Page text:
In theory and in practice
I read with interest John Bogle’s letter in the Economist (“Fama not in the Vanguard”, November 2nd) in response to Eugene Fama sharing the Nobel prize for economics. Fama won the Nobel prize for his work on the Efficient Markets Hypothesis that proposes security prices fully reflect all available information, are therefore efficient and that it is extremely difficult to beat the market return over the long-term. Bogle disagrees with Fama on the theoretical underpinnings of efficient markets saying that sometimes markets are efficient and sometimes they are not.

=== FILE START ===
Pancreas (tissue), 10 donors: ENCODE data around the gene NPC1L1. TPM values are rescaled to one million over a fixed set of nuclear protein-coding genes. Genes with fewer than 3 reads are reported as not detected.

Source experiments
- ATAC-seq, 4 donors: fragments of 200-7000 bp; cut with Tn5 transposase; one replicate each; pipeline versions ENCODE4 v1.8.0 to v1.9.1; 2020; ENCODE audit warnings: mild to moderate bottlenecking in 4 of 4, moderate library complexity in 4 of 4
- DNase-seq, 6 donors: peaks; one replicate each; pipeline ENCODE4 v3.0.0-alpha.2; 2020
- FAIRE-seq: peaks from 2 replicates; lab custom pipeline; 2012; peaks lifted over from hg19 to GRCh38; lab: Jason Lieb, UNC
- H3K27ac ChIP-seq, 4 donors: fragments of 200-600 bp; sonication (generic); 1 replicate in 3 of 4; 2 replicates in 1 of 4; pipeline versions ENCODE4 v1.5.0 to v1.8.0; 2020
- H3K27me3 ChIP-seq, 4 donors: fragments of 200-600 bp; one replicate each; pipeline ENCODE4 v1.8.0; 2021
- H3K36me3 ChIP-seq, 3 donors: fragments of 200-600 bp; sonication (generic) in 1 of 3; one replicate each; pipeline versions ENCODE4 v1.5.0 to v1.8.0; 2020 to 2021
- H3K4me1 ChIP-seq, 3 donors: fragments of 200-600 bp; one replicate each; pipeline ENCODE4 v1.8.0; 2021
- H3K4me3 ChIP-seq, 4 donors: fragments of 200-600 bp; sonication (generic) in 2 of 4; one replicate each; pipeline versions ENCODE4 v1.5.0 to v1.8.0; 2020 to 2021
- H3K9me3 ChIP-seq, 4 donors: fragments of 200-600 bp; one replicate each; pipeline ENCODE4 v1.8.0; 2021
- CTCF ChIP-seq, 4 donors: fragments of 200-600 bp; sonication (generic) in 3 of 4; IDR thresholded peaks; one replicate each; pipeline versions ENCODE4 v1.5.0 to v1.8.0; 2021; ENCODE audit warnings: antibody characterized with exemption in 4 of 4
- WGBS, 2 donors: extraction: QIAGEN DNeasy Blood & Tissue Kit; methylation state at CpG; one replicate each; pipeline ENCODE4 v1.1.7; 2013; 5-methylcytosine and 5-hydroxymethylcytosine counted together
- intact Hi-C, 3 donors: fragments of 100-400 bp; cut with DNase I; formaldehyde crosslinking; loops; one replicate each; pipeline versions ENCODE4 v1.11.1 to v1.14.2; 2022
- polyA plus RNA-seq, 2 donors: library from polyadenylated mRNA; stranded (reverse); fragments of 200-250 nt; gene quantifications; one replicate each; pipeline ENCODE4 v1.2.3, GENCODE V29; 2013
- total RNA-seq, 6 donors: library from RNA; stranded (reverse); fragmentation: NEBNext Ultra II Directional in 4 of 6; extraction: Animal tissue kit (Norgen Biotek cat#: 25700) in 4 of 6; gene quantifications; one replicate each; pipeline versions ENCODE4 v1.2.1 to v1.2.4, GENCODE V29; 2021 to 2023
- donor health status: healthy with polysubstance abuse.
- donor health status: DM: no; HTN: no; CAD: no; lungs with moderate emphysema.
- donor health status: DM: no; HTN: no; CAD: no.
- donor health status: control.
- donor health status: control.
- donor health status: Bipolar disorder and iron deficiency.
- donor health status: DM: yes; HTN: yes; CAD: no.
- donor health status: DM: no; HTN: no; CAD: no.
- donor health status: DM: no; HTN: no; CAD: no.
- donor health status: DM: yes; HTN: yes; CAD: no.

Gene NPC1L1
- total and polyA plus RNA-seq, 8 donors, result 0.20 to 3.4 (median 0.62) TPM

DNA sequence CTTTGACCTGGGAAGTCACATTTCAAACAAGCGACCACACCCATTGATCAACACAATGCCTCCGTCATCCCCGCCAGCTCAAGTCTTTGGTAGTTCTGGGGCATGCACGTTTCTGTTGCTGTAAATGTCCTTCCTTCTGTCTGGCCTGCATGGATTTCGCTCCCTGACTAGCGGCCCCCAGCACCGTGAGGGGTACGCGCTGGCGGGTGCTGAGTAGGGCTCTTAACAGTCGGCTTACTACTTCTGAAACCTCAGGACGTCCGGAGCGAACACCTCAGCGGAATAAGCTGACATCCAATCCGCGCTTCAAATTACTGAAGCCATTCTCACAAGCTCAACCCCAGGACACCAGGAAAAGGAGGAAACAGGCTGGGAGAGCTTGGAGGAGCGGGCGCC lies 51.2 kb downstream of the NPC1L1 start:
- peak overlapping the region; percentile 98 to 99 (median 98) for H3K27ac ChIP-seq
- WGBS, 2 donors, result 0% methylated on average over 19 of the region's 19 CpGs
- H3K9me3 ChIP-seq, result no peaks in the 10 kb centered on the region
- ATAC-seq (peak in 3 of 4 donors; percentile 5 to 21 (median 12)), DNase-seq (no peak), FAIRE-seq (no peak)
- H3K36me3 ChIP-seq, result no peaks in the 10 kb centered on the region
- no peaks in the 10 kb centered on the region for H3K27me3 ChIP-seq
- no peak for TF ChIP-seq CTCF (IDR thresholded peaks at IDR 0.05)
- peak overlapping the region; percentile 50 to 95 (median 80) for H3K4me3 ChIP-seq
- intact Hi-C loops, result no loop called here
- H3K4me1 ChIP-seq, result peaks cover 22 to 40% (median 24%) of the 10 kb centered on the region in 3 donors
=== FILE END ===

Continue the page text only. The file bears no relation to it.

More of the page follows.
Ultimately the question of efficiency boils down to whether money managers can beat the markets consistently over the long-term. In this respect both Bogle and Fama agree that in practice evidence would indicate that money managers as a group cannot consistently beat market return because of the fees and costs charged by active managers. While there may be some disagreement regarding the conceptual idea of Efficient Markets, in this case both the theoretical and the practical come to the same conclusion, that there is scant evidence that active management beats market return consistently over the long term, and that it makes sense to invest in lower cost passive index-tracking funds instead.